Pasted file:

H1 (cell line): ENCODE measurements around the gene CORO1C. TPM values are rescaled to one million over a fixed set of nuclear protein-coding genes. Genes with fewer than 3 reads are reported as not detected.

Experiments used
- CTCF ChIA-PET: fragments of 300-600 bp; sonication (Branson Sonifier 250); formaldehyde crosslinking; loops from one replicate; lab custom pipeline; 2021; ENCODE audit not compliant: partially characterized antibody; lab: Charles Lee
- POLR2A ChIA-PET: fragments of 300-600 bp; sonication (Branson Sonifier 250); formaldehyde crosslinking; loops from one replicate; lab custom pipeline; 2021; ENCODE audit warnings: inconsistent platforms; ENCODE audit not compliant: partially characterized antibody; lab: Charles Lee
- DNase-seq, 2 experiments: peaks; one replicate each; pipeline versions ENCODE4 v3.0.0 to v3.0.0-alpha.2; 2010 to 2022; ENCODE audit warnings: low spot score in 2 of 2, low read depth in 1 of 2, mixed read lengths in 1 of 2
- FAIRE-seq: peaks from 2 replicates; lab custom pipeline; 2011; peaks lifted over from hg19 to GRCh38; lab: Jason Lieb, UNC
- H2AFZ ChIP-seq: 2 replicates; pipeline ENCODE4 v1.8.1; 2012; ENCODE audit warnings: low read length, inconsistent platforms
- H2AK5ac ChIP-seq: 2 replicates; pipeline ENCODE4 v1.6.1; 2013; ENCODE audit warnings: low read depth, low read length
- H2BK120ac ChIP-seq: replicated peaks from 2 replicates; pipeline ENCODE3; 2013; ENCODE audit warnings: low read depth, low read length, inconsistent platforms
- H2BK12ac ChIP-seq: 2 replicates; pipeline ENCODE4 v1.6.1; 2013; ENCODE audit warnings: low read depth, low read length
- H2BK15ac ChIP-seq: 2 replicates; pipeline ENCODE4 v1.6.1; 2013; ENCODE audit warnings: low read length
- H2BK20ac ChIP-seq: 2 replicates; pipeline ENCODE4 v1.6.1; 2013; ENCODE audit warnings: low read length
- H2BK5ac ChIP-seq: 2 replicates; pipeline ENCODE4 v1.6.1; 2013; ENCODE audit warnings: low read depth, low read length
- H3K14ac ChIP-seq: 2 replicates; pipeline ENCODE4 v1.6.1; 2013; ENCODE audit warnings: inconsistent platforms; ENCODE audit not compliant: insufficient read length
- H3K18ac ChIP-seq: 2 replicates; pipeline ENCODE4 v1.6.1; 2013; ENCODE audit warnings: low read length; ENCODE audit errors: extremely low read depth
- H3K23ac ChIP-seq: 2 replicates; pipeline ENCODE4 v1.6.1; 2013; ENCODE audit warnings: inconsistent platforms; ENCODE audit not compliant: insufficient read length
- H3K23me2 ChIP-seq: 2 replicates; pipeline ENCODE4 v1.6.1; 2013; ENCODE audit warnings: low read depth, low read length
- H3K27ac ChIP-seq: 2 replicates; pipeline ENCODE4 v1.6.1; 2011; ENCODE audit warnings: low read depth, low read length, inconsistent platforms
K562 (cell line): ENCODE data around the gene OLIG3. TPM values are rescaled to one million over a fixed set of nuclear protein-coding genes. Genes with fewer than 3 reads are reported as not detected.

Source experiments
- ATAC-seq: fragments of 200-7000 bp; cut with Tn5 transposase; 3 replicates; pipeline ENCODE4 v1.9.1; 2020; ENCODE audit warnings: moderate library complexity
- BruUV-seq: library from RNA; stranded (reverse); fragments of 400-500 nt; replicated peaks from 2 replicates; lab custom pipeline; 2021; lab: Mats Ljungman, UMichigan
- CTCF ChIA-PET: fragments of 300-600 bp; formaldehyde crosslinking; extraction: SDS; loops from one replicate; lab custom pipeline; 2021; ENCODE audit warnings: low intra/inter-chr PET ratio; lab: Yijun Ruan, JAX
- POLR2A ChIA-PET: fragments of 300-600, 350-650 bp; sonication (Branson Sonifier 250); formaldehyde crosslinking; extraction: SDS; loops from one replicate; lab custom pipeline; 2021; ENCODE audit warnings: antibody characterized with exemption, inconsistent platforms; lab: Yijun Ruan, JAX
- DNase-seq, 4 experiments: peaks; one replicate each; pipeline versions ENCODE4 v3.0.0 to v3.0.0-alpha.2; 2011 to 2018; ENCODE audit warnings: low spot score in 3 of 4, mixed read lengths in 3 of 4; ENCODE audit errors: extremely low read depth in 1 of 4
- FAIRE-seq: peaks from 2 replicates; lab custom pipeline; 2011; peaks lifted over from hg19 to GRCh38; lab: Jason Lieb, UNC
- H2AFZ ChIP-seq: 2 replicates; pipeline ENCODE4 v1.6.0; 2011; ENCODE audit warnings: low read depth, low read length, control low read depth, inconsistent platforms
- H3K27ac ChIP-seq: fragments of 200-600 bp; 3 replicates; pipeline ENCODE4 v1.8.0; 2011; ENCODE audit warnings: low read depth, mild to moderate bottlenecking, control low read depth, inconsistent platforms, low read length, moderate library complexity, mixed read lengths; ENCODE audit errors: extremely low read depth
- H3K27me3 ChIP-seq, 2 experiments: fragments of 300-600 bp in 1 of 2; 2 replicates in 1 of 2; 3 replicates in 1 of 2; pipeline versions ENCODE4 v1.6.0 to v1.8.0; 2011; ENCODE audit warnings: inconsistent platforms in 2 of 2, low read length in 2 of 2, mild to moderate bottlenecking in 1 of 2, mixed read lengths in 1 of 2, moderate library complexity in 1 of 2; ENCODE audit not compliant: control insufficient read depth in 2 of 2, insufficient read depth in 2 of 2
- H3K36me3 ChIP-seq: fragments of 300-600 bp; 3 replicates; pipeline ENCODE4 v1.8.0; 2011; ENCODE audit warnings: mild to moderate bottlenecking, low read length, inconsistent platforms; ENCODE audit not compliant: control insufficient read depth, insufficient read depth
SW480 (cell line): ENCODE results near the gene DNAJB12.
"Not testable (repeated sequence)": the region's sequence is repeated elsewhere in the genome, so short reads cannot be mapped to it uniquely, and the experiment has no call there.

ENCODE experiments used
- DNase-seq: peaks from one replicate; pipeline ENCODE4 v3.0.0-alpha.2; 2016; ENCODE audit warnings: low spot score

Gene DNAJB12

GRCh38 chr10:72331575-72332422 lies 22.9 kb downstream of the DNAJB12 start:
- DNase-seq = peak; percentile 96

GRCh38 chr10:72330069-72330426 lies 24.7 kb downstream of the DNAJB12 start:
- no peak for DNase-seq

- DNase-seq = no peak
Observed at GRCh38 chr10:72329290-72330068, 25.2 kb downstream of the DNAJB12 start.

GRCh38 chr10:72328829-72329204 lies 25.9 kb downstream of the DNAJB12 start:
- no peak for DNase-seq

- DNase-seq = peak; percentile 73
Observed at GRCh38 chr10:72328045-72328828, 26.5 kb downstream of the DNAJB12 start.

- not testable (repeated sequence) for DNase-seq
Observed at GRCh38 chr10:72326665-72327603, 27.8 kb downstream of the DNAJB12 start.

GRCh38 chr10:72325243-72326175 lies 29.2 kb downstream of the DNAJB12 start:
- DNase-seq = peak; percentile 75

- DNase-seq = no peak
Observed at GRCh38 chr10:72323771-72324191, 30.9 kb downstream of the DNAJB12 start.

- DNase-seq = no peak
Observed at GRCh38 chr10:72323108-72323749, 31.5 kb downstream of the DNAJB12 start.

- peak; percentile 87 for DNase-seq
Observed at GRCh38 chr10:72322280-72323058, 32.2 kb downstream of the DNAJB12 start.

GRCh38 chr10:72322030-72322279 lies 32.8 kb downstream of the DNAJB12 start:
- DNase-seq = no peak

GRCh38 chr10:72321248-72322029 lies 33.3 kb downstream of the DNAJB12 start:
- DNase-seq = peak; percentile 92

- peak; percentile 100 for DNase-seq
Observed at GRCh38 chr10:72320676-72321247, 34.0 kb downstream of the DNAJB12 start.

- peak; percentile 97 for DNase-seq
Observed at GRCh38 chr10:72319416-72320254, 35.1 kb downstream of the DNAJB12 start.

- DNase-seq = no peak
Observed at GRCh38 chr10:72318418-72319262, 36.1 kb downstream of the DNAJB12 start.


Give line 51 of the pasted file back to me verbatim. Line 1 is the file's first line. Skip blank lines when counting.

Observed at GRCh38 chr10:72323771-72324191, 30.9 kb downstream of the DNAJB12 start.